-Schmendrick (The Last Unicorn)

Der Jermeister

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Re: Book Thread Continued
« Reply #1909 on: August 24, 2017, 10:19:17 PM »
A few days ago I finished rereading the Redwall and Dune books. I like how most of the former books pretty much stand alone, but most of them feature essentially the same plots. I enjoyed the Dune books as well, but they go a bit overboard with cloning late in the series chronology.

Started Discworld and will parallel-read the Barsoom books.
« Last Edit: August 24, 2017, 10:22:00 PM by Der Jermeister »

Jimmy

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Re: Book Thread Continued
« Reply #1910 on: September 03, 2017, 04:58:07 AM »
It may have taken months to get through it, but I finally finished Dance with Dragons. It was pretty boring overall. Kind of like Crossroads of Twilight in The Wheel of Time series, not much happened until near the end of the book, and only one of those few morsels of actual good reading was a significant plot development. I can understand this one may be setup for Winds of Winter, which the preview in the back of my copy made it sound incredibly more appealing than the fifth volume. But it has been six years and there's no sign of Winds of Winter. I know Martin has been busy with the show, that he's a meticulous writer, and that he promises he's working on it, but I have to wonder how serious he is about finishing the books. He's already made so much money he probably doesn't have any real incentive to finish.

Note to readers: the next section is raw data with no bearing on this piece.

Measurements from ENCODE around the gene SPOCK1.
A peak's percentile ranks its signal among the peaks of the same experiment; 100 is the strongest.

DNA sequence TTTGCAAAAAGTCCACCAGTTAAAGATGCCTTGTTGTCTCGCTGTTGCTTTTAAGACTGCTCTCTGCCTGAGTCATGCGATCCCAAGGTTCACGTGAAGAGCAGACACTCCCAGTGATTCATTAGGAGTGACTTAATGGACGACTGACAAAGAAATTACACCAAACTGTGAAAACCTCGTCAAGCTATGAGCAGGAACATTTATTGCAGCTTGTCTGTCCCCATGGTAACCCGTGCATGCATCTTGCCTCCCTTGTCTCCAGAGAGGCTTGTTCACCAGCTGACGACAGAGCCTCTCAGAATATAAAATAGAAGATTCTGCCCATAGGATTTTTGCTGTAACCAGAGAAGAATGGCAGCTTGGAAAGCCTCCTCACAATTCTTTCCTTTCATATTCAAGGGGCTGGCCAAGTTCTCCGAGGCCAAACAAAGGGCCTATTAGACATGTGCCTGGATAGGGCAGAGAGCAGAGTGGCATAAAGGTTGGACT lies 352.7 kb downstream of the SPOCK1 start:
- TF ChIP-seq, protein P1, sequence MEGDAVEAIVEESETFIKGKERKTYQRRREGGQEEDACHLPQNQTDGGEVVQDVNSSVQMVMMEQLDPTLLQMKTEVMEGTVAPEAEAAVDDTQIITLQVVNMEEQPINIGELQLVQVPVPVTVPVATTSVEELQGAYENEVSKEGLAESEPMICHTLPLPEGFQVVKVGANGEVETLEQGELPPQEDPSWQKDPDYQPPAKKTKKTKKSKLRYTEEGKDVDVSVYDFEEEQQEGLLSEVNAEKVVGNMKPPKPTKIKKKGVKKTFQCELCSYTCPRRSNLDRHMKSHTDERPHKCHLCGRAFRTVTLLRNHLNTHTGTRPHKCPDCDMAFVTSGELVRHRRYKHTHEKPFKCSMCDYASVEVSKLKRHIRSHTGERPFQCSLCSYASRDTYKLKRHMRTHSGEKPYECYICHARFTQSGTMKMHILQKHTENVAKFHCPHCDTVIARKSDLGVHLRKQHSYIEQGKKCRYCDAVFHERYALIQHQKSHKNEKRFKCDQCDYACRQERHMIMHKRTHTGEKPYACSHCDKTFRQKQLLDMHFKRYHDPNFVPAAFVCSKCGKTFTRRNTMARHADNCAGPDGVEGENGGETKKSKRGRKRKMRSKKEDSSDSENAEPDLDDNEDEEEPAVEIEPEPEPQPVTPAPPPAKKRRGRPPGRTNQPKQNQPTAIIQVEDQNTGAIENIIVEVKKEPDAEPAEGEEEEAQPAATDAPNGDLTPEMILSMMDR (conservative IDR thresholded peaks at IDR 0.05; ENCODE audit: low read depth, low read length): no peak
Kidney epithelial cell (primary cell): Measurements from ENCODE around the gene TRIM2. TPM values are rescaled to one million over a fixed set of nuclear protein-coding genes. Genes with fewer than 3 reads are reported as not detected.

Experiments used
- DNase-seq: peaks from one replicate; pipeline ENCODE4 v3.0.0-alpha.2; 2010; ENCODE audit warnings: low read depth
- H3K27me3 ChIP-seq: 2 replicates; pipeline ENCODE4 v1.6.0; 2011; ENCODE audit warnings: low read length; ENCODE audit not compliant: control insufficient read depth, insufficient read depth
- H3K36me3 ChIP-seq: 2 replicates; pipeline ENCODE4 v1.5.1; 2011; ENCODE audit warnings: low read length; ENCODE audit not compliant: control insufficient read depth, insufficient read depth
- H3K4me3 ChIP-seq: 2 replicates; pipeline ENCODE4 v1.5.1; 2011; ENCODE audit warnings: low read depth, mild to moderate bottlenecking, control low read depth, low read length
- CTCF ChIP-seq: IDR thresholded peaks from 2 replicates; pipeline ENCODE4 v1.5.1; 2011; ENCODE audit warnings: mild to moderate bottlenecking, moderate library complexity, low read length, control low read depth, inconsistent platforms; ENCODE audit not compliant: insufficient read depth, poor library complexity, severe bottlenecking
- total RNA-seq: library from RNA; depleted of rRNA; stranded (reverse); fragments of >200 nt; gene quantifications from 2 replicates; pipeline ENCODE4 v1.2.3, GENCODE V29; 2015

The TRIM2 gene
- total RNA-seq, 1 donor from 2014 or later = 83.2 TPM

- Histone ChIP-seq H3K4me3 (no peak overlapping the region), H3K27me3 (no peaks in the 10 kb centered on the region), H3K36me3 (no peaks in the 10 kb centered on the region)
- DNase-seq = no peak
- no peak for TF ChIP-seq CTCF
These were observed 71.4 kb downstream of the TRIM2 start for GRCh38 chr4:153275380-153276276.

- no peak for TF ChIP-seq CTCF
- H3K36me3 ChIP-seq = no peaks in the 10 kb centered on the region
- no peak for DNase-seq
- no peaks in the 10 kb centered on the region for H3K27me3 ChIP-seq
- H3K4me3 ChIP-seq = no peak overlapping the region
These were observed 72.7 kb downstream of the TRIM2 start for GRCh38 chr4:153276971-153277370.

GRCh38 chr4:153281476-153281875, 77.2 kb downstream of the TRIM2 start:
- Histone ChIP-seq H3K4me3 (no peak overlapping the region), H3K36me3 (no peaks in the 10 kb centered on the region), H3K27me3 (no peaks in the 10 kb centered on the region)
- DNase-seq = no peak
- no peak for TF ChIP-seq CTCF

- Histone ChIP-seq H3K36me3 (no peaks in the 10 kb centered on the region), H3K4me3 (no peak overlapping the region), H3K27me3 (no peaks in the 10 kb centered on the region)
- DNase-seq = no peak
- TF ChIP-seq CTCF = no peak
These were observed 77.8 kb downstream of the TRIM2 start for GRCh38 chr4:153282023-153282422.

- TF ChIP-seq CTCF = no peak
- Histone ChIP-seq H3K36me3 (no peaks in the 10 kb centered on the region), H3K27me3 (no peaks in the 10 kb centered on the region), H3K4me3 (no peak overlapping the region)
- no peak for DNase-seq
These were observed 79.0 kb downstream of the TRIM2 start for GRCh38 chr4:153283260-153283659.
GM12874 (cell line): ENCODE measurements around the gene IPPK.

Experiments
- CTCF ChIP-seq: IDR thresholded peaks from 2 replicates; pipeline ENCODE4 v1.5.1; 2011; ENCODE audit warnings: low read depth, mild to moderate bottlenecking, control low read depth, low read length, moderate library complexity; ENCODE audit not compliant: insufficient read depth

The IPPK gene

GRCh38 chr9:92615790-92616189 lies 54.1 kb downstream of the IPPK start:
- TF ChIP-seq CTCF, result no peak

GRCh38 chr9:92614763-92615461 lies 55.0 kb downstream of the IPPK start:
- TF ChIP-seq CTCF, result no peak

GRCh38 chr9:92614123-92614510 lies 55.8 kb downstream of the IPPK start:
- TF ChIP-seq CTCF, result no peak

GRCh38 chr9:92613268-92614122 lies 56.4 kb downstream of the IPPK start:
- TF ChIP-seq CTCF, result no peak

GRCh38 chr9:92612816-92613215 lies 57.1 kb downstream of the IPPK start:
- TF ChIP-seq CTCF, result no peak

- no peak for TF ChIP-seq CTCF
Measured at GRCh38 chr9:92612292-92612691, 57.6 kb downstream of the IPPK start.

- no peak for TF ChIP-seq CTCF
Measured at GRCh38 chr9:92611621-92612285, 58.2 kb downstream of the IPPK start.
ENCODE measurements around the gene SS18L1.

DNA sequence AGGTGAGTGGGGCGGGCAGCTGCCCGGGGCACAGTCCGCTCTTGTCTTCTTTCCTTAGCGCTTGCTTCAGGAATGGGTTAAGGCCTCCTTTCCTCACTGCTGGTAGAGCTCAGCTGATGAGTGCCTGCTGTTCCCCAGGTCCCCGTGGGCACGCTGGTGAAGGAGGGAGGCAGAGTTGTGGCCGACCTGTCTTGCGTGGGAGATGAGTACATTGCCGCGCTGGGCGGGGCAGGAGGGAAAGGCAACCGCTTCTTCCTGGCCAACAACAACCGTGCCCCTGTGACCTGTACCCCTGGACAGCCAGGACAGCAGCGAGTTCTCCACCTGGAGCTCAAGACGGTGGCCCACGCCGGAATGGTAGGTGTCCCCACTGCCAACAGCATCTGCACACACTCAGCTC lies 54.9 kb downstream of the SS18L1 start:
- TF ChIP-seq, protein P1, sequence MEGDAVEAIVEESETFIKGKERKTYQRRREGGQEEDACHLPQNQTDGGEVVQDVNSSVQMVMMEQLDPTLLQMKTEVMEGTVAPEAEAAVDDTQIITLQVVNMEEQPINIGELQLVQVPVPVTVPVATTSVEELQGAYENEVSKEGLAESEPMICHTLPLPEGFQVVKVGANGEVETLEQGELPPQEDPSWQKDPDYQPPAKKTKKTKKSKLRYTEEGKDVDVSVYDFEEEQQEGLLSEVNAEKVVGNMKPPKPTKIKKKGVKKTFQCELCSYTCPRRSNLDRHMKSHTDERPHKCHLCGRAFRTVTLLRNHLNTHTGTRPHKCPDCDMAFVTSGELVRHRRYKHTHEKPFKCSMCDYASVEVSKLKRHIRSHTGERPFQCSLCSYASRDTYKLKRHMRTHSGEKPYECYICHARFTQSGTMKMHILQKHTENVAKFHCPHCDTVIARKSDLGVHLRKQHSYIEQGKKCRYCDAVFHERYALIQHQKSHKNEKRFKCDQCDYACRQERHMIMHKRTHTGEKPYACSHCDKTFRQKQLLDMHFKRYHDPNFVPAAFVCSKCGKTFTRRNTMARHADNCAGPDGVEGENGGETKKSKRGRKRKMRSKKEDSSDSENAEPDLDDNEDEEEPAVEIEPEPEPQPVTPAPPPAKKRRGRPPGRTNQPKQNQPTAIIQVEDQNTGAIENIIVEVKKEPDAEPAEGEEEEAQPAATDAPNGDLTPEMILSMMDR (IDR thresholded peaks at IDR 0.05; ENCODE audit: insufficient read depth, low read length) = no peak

To say it more succinctly, I'll believe it when I see it.

EDIT: Oh, and I much preferred Feast for Crows than Dance with Dragons. Actual world-building happened that was quite interesting. Dance with Dragons was mostly characters worried about losing their tenuous power, and other disempowered characters complaining about their state of affairs. I can only think of one instance of actual world-building in Dance with Dragons.
« Last Edit: September 03, 2017, 05:01:39 AM by Jimmy »

Jimmy

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Re: Book Thread Continued
« Reply #1911 on: September 14, 2017, 06:48:31 PM »
I think I forgot to mention it here, but I read a pulp mystery novel (they're nice to help me relax and enjoy reading during the semester) called The Gutter and the Grave by Ed McBain. It was really enjoyable with super fun prose, a good mystery, and an interesting main character. It was also nice to be back on the streets of New York in the book. My only complaint is that it was obvious who the killer was after the second murder, but otherwise it was really fun.

Sticking with the pulp mystery, next I'll be reading A Walk Among the Tombstones by Lawrence Block. It's pretty long for a pulp, so it will probably take me a while to get through it since my recreational reading time is usually only half an hour before I go to sleep.

Dincrest

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Re: Book Thread Continued
« Reply #1912 on: September 22, 2017, 07:36:32 AM »
Lately, I've been pretty unmotivated to read even though Lord of the Rings is really good.  I'm about 2 chapters into The Two Towers. 

However, I did recently read Captain Underpants and the Attack of the Talking Toilets, which was the goofy palate cleanser book my addled brain truly needed.  I was bulk-buying at a price club last weekend and some kids and parents from a local soccer team were seeking donations.  Since I like soccer and community initiatives I donated a few bucks.  As thanks for my donation, I was offered a free book from their table.  As I scanned the table I saw Captain Underpants and exclaimed, "I'm going with Captain Underpants."  This got universal smiles and even cheers all around from the kids and the parents, which definitely amused me.